Data protection rules must apply to all
April 19, 2018

Data protection rules must apply to all

If companies are obliged to adhere to stricter data protection rules, this trend should also apply for governments.

Scandals such as the recent Facebook and Cambridge Analytica affair give rise to feelings of powerlessness and anger at the fact that people appear to be considered fair game when it comes to the information they leave behind in the internet. The efforts of the EU and Switzerland to improve the protection of individuals’ data are therefore very timely. Those with a lot of information have a lot of power, and on a small scale, can influence purchasing decisions, while and on a larger scale, they can change the political landscape. It is surprising that there is hardly a mention of financial privacy in this matter. Recent years have shown that when it comes to money, it is not companies, but rather tax authorities that have the biggest interest in getting as much information as possible. Accordingly, the OECD has developed a comprehensive standard for the automatic exchange of tax-related information that almost 150 countries have committed to implementing (with the exception of one of the world’s most important financial centres, the US). The Base Erosion and Profit Shifting (BEPS) project aims to prevent multinationals from engaging in tax arbitrage; the exchange of financial information is also key here. But where is the line between a legitimate interest in tax revenues and total transparency in matters relating to financial circumstances?

Financial data are particularly sensitive

The Swiss banks have advocated for the greatest possible protection of customer data that is exchanged between countries. They have also pushed for the information that is exchanged to be used exclusively for taxation purposes, and not in other matters. They know that detailed information about a person’s financial situation is among the most sensitive that can be disclosed. In some countries, the protection of financial privacy is not just a matter of personal freedom, but also a security consideration. Wealth in certain countries can mean being exposed to risks ranging from susceptibility to blackmail through to a threat to life and limb. The protection of customer data continues to be a top priority for the Swiss banks, particularly in an age where technological possibilities make it easy to analyse and interpret behavioural patterns. Security concerns are one of the key factors that lead to the conclusion that Switzerland should dispense with a regulation similar to the Payment Services Directive 2, which has now come into force in Europe. There is a certain level of ambivalence that can be ascertained here: consumers should be protected from the mania for data collection of private sector companies, but when it comes to finances, the trend appears to be moving towards more and more transparency. In the area of information exchange, the OECD has now even gone a step further: in future, not only tax information is to be exchanged, but also indicators of conduct that suggest tax evasion.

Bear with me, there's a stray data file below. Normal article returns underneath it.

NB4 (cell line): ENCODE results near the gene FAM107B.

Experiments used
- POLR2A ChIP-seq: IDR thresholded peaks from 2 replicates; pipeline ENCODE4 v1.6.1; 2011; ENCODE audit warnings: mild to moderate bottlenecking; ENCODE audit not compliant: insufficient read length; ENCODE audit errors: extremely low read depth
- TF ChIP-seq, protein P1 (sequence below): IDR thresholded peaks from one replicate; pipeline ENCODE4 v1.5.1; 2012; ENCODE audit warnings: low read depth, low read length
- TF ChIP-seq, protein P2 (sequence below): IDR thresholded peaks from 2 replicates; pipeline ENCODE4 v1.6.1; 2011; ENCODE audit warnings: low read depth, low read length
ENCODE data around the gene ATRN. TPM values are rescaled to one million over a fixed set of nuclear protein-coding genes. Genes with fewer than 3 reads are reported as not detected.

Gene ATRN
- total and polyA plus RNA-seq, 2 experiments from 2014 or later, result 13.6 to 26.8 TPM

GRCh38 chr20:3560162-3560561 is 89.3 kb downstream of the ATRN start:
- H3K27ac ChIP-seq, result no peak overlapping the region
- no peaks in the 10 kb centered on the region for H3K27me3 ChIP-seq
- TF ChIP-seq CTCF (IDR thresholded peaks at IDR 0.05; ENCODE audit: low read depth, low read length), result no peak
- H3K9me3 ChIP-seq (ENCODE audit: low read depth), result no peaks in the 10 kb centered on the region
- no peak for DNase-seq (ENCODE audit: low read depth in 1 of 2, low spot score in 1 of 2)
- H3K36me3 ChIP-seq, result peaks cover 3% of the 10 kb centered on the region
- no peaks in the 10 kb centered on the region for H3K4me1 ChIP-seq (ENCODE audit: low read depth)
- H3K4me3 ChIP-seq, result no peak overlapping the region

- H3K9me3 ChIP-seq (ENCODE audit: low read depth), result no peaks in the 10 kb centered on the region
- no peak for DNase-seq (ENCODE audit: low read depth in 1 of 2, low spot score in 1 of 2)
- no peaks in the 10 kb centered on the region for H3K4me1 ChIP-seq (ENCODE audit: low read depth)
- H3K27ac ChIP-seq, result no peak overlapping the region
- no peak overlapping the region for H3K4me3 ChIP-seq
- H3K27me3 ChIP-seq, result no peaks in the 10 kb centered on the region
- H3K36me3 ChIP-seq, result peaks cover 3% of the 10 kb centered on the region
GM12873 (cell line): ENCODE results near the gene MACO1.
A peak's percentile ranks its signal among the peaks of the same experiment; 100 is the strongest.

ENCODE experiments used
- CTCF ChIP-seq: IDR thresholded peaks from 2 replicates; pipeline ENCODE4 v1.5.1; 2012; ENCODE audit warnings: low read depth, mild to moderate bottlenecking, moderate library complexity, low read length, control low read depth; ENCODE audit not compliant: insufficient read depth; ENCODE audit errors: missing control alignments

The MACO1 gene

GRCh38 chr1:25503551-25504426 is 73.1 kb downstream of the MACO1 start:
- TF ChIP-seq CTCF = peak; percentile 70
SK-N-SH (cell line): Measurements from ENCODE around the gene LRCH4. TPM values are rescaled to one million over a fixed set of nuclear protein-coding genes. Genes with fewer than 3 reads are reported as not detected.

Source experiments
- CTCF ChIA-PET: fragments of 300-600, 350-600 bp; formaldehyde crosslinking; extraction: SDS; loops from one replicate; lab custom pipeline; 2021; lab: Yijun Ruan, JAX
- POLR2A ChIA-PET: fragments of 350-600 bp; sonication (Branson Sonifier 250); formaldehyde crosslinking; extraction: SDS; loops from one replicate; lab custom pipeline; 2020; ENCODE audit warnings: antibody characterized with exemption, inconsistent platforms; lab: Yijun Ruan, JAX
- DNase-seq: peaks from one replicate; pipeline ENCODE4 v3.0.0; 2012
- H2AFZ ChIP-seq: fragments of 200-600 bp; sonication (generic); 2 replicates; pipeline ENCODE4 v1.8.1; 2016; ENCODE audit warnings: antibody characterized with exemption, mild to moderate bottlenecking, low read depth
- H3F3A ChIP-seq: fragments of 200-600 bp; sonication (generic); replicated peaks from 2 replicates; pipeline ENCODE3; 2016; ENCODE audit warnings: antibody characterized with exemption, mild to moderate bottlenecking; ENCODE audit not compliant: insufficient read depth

Data protection – regardless of whether by companies or governments

This trend should be very closely monitored and addressed critically: data protection and control over one’s own data is more important now than ever, irrespective of whether private sector companies or the public sector has access to this information. If governmental activities stipulate access to information, it should at least be ensured that the misuse of data is prevented to the greatest extent possible. Among other things, the OECD’s standard contains provisions regarding data protection. We expect all countries to adhere to these provisions and that the OECD penalise any violations thereof. The Swiss banks adhere to international standards – but they also advocate that customer data be subject to the greatest protection possible. Because the collection of information by governments should also have clear limits.